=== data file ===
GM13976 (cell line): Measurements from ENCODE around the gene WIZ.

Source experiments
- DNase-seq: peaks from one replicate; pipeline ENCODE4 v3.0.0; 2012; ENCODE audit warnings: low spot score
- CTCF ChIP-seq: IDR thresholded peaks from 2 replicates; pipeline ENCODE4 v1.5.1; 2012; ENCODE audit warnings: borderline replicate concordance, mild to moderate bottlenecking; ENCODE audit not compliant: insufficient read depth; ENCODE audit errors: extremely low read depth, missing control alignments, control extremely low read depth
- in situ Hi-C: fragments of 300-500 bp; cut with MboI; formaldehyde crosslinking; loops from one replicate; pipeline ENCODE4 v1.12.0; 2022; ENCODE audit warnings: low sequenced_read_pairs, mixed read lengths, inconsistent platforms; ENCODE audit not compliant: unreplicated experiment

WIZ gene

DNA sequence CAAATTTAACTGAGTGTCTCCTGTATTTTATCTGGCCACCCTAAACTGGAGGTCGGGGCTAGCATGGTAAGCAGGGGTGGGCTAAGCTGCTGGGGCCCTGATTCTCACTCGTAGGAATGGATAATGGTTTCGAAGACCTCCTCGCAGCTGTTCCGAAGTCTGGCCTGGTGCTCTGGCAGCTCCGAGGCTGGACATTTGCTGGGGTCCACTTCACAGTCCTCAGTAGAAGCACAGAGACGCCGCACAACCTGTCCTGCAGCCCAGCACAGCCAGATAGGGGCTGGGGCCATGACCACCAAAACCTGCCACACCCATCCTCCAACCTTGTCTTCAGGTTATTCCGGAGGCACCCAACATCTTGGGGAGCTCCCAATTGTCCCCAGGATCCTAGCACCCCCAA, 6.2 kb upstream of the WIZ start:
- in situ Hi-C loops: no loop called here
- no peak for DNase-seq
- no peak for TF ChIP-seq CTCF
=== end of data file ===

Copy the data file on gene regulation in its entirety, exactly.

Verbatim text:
GM13976 (cell line): Measurements from ENCODE around the gene WIZ.

Source experiments
- DNase-seq: peaks from one replicate; pipeline ENCODE4 v3.0.0; 2012; ENCODE audit warnings: low spot score
- CTCF ChIP-seq: IDR thresholded peaks from 2 replicates; pipeline ENCODE4 v1.5.1; 2012; ENCODE audit warnings: borderline replicate concordance, mild to moderate bottlenecking; ENCODE audit not compliant: insufficient read depth; ENCODE audit errors: extremely low read depth, missing control alignments, control extremely low read depth
- in situ Hi-C: fragments of 300-500 bp; cut with MboI; formaldehyde crosslinking; loops from one replicate; pipeline ENCODE4 v1.12.0; 2022; ENCODE audit warnings: low sequenced_read_pairs, mixed read lengths, inconsistent platforms; ENCODE audit not compliant: unreplicated experiment

WIZ gene

DNA sequence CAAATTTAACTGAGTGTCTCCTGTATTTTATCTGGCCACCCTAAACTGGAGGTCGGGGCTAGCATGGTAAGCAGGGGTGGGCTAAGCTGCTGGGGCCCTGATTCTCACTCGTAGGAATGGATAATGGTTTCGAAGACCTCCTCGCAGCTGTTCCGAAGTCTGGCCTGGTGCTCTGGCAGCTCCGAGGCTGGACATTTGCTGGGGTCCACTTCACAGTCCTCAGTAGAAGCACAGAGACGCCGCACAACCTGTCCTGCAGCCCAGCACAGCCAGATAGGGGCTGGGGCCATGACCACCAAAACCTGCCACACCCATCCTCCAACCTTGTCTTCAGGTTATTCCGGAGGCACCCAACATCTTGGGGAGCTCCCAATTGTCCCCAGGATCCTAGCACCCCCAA, 6.2 kb upstream of the WIZ start:
- in situ Hi-C loops: no loop called here
- no peak for DNase-seq
- no peak for TF ChIP-seq CTCF